Intermittent fasting – A few things to consider

Over the last few years we got to see many studies and systematic reviews touting the benefits of intermittent fasting. A 2020 systematic review concluded that IF shows promise for treating obesity, which is a risk factor in cardiovascular disease, type 2 diabetes, cancer and non-alcoholic fatty liver disease (this one increases the risk of liver cancer). Considering that in 2018 approximately 63 percent of Canadians were either overweight or obese, there needs to be something that can help.

Can IF be the magic cure?

Some doctors swear by its effectiveness, and there are many (too many) voices in social media echoing its many positive effects: better metabolic health and lower risk of metabolic syndrome, lower blood pressure, increased autophagy* hence the possibility of slowing down aging and lowering the risk of cancer. Big claims, right? Too big to be true? It’s complicated. 

*Autophagy is a process that happens in organisms that have a certain type of organelles (the equivalent of organs but in cells) called lysosomes, which act to digest bits and pieces that cells don’t need so they can be recycled and reused. It happens naturally without our input, by the way. 

Of course it would be wonderful if we had a tool that could do all of the above and without too many or severe adverse health effects. BUT. And I’m not being dramatic, the capitals are needed. While there are positive health effects associated with IF done right, it’s not all pink balloons and happiness. A recent study of 20,000 adults over more than a decade showed some sobering results at a recent American Heart Association conference: an 8h eating window (and 16h of fasting), which is the timing people employ when they do the typical IF, increases the risk of dying of cardiovascular disease by 91 percent over the years. Clearly, you’re more than entitled to ask: what then? I agree, it’s unsettling. 

Here’s some of what we know (or don’t)

  • Most studies on intermittent fasting and fasting for longer periods of time, as well as calorie reduction were done on worms, mice and rats. Good for starters but unless we see the same results in humans, we simply cannot run with the conclusions and have everyone practice intermittent fasting (some people choose to eat one meal a day, others do one day on/one day off and some choose to fast for a few days which could be risky). Worms lived longer when they fasted, and mice and rats also had positive health effects plus in some other studies, they seemed to respond much better to cancer treatment. Sounds great, but… they are animal studies.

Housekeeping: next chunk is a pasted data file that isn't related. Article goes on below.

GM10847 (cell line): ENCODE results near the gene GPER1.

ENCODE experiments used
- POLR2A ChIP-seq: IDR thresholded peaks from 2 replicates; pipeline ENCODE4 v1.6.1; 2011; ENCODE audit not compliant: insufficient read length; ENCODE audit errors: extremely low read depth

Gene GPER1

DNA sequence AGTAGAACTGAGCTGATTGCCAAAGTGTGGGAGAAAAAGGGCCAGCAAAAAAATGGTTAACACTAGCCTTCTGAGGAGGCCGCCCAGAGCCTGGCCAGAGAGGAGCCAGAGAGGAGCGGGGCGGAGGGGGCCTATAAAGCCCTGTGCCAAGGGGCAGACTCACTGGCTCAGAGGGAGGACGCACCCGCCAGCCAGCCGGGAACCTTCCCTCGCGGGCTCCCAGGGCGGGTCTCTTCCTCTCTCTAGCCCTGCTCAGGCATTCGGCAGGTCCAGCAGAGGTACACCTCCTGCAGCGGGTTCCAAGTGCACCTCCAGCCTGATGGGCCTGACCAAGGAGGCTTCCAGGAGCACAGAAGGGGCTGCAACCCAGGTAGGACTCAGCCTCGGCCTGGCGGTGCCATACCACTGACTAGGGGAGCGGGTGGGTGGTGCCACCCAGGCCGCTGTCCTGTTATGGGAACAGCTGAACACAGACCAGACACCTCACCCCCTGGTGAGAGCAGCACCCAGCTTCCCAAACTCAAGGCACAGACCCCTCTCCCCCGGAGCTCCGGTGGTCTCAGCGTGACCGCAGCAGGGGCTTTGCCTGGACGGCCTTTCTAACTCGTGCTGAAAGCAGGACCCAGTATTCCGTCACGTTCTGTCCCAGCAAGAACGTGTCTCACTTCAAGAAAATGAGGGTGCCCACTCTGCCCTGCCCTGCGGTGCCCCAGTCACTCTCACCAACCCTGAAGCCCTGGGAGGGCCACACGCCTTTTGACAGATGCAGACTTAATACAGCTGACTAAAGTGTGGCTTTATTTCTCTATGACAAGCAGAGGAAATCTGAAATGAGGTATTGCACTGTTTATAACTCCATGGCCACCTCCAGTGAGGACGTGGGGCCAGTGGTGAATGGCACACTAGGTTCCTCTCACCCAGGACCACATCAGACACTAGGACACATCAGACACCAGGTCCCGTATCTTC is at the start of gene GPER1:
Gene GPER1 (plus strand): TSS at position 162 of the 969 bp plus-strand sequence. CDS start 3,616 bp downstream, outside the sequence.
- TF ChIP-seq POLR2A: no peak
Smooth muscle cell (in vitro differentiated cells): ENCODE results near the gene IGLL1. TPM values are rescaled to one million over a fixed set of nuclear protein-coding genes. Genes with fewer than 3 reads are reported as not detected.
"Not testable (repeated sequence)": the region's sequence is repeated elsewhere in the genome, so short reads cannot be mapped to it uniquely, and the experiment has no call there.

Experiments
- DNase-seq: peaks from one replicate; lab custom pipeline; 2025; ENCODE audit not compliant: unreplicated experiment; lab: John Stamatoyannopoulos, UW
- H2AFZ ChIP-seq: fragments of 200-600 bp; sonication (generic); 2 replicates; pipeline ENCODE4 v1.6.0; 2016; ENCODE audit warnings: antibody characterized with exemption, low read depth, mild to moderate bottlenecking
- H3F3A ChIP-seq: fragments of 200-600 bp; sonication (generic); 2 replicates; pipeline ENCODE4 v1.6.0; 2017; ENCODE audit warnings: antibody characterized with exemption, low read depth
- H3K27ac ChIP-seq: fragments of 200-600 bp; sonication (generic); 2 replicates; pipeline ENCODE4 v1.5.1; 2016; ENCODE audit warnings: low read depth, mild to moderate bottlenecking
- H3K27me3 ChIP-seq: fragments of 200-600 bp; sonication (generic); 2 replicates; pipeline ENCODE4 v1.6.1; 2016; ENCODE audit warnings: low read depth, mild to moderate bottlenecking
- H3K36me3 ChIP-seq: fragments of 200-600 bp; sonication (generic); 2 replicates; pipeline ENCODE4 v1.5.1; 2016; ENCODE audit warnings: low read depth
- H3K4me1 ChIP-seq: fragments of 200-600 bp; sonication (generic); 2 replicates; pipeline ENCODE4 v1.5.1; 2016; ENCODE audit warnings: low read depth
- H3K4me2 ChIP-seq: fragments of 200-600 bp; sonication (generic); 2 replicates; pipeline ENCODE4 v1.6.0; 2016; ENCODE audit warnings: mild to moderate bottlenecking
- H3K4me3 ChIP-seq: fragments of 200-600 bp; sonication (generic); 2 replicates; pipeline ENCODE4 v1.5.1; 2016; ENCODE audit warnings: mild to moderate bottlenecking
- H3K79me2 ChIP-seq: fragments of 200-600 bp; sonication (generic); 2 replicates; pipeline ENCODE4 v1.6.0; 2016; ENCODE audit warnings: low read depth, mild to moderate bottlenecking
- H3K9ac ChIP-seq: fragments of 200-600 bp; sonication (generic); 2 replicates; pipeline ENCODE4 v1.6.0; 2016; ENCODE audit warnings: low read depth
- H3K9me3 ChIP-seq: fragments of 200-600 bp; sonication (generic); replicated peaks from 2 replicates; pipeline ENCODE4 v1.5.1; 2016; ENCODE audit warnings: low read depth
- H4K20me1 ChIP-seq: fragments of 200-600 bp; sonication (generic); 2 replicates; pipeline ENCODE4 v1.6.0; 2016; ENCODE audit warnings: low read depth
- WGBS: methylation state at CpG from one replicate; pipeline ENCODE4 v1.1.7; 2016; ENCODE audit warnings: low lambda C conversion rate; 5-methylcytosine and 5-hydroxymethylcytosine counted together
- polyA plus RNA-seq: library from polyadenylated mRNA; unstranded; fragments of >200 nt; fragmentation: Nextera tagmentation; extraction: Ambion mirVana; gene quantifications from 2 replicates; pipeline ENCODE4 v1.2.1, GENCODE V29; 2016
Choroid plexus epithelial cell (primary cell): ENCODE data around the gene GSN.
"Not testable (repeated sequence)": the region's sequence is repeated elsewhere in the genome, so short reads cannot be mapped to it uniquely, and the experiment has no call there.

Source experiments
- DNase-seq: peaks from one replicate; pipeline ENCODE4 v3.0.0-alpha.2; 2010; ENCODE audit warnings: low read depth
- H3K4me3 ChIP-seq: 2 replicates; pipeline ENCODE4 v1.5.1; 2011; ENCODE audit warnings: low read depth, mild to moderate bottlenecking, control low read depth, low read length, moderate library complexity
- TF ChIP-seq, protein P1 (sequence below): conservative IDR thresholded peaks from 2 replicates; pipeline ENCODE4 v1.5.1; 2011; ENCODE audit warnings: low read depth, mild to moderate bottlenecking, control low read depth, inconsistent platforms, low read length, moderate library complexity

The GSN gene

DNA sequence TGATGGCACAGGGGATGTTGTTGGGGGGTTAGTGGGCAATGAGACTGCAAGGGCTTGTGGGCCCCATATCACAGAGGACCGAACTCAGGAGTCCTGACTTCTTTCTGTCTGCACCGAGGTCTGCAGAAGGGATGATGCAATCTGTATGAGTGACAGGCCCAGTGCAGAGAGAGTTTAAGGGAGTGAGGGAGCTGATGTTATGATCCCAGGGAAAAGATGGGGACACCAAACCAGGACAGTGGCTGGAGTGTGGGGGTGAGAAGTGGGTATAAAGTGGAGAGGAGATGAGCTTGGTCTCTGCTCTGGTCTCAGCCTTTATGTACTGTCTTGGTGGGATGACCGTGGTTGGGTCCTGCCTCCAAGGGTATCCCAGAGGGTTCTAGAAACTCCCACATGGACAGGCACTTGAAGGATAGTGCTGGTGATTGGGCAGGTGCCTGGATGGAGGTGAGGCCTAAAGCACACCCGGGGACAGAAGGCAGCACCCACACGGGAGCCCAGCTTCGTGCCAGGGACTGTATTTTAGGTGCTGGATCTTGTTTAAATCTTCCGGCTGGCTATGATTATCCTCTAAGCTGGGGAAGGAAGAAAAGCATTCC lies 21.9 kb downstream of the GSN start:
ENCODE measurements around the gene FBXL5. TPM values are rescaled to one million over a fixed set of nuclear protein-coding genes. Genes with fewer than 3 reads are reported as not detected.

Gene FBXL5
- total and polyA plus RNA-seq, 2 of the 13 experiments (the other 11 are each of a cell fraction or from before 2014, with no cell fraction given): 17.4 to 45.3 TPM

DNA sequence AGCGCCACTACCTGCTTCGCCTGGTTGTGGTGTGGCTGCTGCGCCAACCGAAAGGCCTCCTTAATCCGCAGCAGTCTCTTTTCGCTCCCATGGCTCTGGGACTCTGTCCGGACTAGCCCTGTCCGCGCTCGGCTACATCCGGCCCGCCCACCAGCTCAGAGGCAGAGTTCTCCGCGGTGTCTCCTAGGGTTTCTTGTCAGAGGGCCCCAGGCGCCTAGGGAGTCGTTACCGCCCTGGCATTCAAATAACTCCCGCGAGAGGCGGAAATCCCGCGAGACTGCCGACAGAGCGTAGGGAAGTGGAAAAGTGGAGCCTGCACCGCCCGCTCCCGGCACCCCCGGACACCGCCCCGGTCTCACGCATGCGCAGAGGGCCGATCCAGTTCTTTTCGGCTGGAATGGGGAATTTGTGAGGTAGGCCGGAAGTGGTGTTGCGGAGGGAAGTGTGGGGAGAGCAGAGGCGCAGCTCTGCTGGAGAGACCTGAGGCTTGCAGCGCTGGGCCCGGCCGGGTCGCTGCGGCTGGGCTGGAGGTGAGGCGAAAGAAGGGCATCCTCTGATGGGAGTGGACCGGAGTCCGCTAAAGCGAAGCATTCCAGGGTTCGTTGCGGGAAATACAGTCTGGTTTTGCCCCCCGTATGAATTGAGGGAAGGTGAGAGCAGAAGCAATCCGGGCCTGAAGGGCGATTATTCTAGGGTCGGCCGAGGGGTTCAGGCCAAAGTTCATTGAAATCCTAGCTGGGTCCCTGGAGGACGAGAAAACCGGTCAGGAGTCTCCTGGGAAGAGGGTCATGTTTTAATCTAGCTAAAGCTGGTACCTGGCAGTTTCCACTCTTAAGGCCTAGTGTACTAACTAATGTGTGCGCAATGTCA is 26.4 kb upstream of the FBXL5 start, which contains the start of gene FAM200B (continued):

• We do have a circadian rhythm that we need to take into consideration and yes, most humans do better with getting their higher calorie meals earlier in the day (better insulin response in the morning). Most of us do well with the old ‘breakfast like a king, lunch like a prince and dinner like a pauper’. Eating when we feel like it and overeating, which often happens when we wait too long between meals, can lead to digestive issues such as bloating and discomfort, but it can also impact blood sugar and insulin levels. 
  • Calorie restriction (when needed to deal, say, with high-risk metabolic conditions and only under supervision) impacts weight loss. That’s non-debatable. As far as IF goes, a study published in Cell Metabolism showed that it can have positive effects on insulin resistance, blood pressure and oxidative stress, and it can decrease evening appetite. All that without affecting weight. However, an important detail: the study was done in men. Women respond differently to IF, even more so during menopause transition. 

What to do with all this then?

The 16/8 window was not decided as a do-or-die part of the mice IF study (the grad student in the above study had a personal life too, hence the timing of feeding and fasting windows). In  fact, research in humans showed that a 10h eating window (hence 14h fasting may be better health-wise and also more sustainable long-term). So why not do that. Eat an adequate amount of food during the 10 or 11 hours you decide works for you, and stick with fasting during the rest. Drink water, coffee or tea (no sweetener, even non-caloric ones) and be willing to adjust the timing or meal distribution if you’re struggling. It’s all about making it work long-term.

We’re not supposed to eat around the clock

I am not against snacking but it’s a modern-day thing, we have to admit. Taking breaks from eating at the end of each day allows our gut to do the maintenance work that ensures we are healthy (repairing the gut lining, getting rid of various metabolites or cell debris, etc). On the other hand, food is supposed to be enjoyed rather than feared. 

The results of the recent study are unsettling to say the least. But let’s wait until it’s peer-reviewed and maybe there will be other similar studies to follow. It’s worth remembering that fasting is not a new invention. People have been fasting around the world for many reasons (mostly religious) and they lived to tell the story. Fasting can be a tool in our toolbox when needed more so if it can work to improve metabolic conditions.  But we’re not there yet. We still need to find the right conditions to make it happen without adverse effects. Ideally.

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